Written by Josh Glover
23 Mar 2023

5 Ways to Reduce Your Carbon Footprint Within Waste Management

With a net zero future on the horizon for the NHS and growing concerns about the environment, healthcare facilities are looking for additional ways to drive positive change and introduce more sustainable practices.

Optimising waste management and improving waste segregation practices is an effective way for any healthcare facility to drastically reduce its carbon footprint and improve overall sustainability efforts. Let’s dive in and look at five ways to reduce your carbon footprint within waste management.


1 / Maximise container usage

2 / Reduce single-use plastics

3 / Introduce new waste streams

4 / Specific waste containment placement

5 / Implement a reusable waste containment system

Time and again, the implementation of an optimised waste management solution has been proven to reduce global warming potential and the negative impacts of climate change. In fact, you can make a significant contribution to reducing your carbon emissions by optimising your waste management practices and work towards a net zero future.

Here are five ways you can optimise your waste management and help your facility reduce its carbon footprint and improve its sustainability efforts: 

1. Maximise container usage

Sometimes, waste containers are collected when they’re only half full, meaning that another container has to take its place. This cycle of collecting and replacing half-filled containers can go on and on and they soon add up.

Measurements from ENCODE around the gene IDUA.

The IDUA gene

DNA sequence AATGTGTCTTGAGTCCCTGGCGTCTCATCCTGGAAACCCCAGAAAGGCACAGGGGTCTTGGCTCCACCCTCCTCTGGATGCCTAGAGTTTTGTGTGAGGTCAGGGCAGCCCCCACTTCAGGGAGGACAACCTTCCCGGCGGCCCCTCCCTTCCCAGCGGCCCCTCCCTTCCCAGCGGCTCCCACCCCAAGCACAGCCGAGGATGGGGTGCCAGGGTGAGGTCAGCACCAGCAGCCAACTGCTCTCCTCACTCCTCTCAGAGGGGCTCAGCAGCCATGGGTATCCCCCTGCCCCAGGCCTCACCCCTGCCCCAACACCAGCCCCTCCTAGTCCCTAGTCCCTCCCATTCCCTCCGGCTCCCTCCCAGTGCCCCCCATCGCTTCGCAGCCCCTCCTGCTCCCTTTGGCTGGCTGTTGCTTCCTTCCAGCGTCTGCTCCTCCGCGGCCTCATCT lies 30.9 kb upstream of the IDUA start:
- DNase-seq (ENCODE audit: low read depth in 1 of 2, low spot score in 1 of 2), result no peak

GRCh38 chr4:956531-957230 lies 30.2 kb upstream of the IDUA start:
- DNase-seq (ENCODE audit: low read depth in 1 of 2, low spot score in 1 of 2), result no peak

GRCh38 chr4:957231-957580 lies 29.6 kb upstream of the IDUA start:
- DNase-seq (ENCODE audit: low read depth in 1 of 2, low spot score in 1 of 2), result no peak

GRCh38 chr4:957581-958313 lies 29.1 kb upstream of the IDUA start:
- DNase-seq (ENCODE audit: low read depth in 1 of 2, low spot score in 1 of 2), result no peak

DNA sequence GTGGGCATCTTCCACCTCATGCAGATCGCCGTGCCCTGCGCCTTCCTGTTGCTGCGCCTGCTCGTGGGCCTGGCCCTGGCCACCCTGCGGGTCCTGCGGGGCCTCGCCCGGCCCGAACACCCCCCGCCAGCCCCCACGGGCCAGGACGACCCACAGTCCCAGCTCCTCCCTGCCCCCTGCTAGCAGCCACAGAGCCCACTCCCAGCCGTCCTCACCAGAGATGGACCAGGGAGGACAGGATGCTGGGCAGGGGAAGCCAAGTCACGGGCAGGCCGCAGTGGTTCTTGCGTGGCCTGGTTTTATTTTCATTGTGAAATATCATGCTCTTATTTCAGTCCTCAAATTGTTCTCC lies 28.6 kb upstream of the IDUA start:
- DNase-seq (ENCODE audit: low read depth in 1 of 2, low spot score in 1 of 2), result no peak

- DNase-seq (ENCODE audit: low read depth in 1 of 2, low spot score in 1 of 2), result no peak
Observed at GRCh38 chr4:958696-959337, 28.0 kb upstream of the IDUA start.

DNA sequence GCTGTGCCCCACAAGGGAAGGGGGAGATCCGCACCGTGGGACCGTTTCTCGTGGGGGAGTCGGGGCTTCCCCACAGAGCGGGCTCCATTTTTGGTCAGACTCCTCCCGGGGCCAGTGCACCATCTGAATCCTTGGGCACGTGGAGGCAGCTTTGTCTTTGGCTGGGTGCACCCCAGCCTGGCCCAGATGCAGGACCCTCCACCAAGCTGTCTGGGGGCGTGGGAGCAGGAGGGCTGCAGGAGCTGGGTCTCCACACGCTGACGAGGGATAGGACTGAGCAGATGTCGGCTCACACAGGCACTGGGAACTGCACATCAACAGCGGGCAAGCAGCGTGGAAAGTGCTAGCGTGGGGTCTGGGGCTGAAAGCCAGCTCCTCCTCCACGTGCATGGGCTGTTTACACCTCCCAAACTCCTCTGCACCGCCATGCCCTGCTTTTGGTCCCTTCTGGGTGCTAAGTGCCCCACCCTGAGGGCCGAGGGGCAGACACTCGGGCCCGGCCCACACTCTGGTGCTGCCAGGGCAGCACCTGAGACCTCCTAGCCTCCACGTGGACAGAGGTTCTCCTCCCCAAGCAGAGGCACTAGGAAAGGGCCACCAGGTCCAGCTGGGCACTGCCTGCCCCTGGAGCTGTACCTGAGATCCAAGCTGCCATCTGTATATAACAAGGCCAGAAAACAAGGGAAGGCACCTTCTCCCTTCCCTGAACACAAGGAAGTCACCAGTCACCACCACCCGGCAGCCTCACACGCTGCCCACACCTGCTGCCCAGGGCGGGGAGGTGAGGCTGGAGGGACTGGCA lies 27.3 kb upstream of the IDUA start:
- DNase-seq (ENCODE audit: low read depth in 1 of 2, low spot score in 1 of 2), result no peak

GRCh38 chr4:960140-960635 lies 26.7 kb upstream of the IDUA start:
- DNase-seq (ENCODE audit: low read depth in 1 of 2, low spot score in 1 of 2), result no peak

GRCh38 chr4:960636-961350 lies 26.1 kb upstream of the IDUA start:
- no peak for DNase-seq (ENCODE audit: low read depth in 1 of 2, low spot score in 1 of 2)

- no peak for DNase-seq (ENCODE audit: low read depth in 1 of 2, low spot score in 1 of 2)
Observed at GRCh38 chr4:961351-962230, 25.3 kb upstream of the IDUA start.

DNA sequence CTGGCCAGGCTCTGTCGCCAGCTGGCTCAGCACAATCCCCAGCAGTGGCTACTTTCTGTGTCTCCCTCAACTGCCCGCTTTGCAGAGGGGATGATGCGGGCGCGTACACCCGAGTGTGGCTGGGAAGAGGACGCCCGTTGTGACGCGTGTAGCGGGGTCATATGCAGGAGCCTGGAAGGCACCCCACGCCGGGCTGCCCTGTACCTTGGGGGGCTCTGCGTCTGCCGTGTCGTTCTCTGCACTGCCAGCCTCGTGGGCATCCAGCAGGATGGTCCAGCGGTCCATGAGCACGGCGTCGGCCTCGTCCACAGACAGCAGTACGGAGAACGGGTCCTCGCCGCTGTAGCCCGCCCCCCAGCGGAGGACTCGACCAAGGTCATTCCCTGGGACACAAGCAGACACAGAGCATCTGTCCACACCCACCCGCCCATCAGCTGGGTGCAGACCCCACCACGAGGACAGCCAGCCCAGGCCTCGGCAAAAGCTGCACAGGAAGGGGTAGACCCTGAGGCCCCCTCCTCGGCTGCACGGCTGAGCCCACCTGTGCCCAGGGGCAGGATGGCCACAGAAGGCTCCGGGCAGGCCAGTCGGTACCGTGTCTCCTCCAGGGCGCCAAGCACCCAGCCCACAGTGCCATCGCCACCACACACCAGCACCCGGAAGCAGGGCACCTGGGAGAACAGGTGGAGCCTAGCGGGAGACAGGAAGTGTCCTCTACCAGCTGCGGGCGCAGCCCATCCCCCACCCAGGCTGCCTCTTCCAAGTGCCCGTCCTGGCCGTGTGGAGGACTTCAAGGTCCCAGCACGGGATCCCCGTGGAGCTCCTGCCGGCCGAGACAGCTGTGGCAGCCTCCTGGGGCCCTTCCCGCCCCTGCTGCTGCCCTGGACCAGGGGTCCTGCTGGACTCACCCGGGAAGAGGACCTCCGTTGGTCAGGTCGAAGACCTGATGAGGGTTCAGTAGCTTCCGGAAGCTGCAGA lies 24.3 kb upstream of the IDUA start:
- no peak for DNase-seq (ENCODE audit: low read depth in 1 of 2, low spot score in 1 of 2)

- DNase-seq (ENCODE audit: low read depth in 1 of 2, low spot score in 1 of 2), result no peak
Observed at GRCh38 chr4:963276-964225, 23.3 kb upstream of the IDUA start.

If they’re single-use containers, additional carbon emissions are being generated at both the point of manufacture of the new container and at end disposal. Alongside this, there’s unnecessary cardboard packaging and increased transport to take the container to its disposal outlet.

Similarly, for reusable containers, if they are ‘turned’ too early, this means there’s increased transport to move the container to a treatment facility.

By filling containers to their maximum capacity or ‘fill’ line, containers will only be collected when full; driving efficiencies in the transport and treatment of containers and the contained waste, resulting in significant carbon reductions. 

2. Reduce single-use plastics

Implementing a reusable waste containment system will significantly reduce the amount of single-use plastic being manufactured and disposed of via high-temperature incineration.  

Using a reusable system doesn’t only reduce plastic, it will also reduce the large volumes of cardboard packaging associated with the transport and movement of single-use containers.

40 trusts across the UK that converted to reusables eliminated the incineration of 900.8 tonnes of single-use plastic and eliminated the disposal/recycling of 132.5 tonnes of cardboard within 12 months of converting.

Learn more about the before/after intervention study to determine impact on life-cycle carbon footprint of converting from single-use to reusable sharps containers in 40 UK NHS trusts

3. Introduce new waste streams

To mix waste streams or not to mix waste streams, that is not the question! Poor waste segregation practices can significantly impact your carbon emissions, and not in a good way.

The HTM guidance for the safe management of healthcare waste details the different types of waste generated within healthcare facilities and the waste streams these waste types are associated with. Each waste stream has an allocated disposal and treatment method that ensures the waste is rendered safe and where possible, drives sustainable outcomes.